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Sierra Leone 2012 General Elections

CONTACTS: In Atlanta: Deanna Congileo, +1 404 420 5108; In Freetown: Gregory Houël, +232 (0) 78 882 100

Carter Center Welcomes Announcement of Presidential Results, Calls on Parties and Candidates to Respect the Will of the People

On Nov. 23, Dr. Christiana Thorpe, chairperson of the National Electoral Commission (NEC), certified the final results of the presidential election, which indicated that President Ernest Bai Koroma of the All People's Congress (APC) was re-elected with 58.7 percent of the valid votes, ahead of his main challenger, Julius Maada Bio of the Sierra Leone People's Party (SLPP), who garnered 37.4 percent of valid ballots cast. Over 87 percent of registered voters turned out to vote.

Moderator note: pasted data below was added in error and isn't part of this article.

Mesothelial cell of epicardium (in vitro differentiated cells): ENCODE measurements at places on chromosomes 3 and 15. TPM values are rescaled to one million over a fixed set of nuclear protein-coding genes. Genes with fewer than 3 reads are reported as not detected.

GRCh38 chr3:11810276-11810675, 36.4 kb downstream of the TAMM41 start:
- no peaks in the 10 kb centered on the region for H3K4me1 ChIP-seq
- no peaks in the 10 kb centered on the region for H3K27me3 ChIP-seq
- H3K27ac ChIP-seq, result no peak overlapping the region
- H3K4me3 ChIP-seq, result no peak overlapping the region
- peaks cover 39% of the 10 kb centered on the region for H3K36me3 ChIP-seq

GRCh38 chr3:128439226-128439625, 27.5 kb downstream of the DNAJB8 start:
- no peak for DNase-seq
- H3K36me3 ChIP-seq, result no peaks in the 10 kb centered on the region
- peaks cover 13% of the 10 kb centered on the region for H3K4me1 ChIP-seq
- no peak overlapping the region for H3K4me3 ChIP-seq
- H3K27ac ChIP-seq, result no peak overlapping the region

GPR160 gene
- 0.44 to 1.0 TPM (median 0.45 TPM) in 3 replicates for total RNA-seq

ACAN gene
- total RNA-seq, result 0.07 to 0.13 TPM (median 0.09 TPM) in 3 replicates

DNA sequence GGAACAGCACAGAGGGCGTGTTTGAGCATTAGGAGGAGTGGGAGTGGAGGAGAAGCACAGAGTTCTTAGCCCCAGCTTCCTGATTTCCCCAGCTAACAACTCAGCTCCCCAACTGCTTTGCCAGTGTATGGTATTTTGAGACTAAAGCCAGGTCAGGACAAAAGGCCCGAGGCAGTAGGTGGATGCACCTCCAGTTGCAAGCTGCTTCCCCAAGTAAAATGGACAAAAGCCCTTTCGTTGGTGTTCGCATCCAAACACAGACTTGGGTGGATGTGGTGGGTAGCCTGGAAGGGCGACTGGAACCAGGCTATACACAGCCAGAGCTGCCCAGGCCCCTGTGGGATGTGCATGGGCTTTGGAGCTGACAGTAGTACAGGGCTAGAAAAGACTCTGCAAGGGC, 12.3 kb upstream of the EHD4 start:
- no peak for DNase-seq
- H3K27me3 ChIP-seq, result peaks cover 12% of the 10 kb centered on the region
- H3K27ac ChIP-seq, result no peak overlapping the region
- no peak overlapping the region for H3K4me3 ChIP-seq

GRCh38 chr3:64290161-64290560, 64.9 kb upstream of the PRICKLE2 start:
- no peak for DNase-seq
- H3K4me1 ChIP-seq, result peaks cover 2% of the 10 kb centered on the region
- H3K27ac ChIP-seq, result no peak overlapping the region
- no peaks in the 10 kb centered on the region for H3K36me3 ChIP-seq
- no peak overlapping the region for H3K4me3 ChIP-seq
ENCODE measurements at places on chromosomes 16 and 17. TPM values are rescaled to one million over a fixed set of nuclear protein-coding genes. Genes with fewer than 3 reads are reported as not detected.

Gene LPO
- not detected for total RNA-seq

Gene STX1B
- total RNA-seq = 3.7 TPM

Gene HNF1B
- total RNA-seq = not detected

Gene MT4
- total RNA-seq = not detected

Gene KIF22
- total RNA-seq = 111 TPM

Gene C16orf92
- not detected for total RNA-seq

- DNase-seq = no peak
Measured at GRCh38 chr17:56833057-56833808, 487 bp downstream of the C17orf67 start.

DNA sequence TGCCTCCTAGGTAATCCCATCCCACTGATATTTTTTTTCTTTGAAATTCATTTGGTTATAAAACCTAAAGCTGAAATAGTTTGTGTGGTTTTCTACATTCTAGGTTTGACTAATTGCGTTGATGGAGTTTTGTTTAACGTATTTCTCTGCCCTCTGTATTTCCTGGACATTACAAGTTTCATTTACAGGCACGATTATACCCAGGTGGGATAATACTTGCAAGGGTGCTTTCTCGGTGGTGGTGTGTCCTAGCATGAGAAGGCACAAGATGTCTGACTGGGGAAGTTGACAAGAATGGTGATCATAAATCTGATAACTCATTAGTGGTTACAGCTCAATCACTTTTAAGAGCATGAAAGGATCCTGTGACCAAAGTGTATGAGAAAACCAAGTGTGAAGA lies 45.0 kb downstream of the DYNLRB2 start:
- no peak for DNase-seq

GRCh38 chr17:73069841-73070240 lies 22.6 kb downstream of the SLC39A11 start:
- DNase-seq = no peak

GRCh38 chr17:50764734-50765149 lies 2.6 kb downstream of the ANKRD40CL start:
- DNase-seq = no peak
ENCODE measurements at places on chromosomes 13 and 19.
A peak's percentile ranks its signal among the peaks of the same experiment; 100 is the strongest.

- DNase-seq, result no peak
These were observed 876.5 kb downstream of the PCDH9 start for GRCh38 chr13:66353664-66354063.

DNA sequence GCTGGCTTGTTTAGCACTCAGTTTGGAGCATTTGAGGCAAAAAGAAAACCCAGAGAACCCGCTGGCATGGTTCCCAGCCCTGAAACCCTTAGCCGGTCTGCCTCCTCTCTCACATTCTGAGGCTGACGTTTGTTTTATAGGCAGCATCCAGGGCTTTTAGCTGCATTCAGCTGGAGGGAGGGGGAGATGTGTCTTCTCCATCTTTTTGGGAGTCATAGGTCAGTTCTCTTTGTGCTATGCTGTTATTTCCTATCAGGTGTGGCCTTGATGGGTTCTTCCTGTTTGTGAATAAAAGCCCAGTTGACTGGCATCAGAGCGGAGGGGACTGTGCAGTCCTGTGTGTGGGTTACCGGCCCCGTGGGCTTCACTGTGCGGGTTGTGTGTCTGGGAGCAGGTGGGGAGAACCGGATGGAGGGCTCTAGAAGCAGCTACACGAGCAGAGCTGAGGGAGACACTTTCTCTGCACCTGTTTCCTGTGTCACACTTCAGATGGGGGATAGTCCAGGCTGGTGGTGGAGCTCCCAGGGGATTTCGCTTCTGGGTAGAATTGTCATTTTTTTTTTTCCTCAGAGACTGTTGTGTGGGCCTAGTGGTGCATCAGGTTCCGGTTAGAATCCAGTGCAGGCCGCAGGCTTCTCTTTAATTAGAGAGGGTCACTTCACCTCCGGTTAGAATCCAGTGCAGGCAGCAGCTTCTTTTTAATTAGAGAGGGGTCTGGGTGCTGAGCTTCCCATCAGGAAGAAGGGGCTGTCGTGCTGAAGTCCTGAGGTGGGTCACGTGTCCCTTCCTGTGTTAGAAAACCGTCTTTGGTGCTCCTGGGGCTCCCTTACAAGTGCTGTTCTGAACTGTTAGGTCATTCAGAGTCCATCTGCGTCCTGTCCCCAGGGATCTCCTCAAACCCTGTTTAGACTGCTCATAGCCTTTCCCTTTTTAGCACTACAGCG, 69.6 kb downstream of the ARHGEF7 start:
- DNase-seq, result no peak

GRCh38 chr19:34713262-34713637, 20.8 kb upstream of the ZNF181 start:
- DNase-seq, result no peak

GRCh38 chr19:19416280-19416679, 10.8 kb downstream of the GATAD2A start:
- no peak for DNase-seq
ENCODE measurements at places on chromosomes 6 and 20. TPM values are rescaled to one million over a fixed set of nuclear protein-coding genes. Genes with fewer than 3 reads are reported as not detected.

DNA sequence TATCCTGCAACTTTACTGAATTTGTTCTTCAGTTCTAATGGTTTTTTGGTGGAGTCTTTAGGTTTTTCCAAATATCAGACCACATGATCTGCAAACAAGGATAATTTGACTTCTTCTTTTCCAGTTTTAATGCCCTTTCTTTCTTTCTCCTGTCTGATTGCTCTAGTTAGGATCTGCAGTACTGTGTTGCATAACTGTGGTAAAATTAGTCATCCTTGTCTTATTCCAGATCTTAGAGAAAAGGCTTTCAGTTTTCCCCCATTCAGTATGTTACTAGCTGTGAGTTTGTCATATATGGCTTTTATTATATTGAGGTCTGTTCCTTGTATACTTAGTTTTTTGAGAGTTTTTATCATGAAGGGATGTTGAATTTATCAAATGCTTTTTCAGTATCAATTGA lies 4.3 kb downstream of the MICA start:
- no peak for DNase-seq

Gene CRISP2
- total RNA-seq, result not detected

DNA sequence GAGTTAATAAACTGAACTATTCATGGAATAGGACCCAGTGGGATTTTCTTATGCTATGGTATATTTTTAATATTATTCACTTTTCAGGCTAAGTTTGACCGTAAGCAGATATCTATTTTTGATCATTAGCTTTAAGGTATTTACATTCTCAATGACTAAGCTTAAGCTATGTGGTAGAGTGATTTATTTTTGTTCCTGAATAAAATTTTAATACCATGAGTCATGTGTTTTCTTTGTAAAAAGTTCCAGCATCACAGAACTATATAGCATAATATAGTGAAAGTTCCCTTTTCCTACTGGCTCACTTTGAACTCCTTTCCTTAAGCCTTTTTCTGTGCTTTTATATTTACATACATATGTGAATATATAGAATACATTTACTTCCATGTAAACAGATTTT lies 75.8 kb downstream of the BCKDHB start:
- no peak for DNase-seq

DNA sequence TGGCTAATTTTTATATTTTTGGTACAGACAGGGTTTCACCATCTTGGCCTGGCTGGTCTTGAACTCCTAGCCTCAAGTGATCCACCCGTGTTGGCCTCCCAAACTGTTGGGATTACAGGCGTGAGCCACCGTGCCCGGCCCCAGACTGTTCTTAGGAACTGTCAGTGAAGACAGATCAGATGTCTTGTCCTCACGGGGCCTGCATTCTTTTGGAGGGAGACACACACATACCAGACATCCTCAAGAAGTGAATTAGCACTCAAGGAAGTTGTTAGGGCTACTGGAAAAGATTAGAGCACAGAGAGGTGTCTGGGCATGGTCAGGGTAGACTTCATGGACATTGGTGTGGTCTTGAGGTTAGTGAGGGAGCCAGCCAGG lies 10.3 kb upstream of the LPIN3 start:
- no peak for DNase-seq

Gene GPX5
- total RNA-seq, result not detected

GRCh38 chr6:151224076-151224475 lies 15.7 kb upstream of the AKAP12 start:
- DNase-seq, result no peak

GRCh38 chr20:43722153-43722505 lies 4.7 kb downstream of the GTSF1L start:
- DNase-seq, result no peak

The tabulation of final results for parliamentary, mayor/district chairperson, and local council elections continues, and The Carter Center urges continued calm as the NEC tabulates results for those remaining elections.

H.E. Rupiah Banda, former Zambian president and co-leader of the Carter Center's delegation, said, "Following the announcement of presidential election results, I urge all parties, candidates, and citizens to respect the voice of Sierra Leone's people. These elections represent a critical milestone on Sierra Leone's transition from conflict to peace. Respect for the outcome of the democratic process is an essential foundation for the consolidation of democracy in Sierra Leone." After this hard fought campaign, The Carter Center calls on the two leading candidates to seek ways to cooperate for the good of the nation.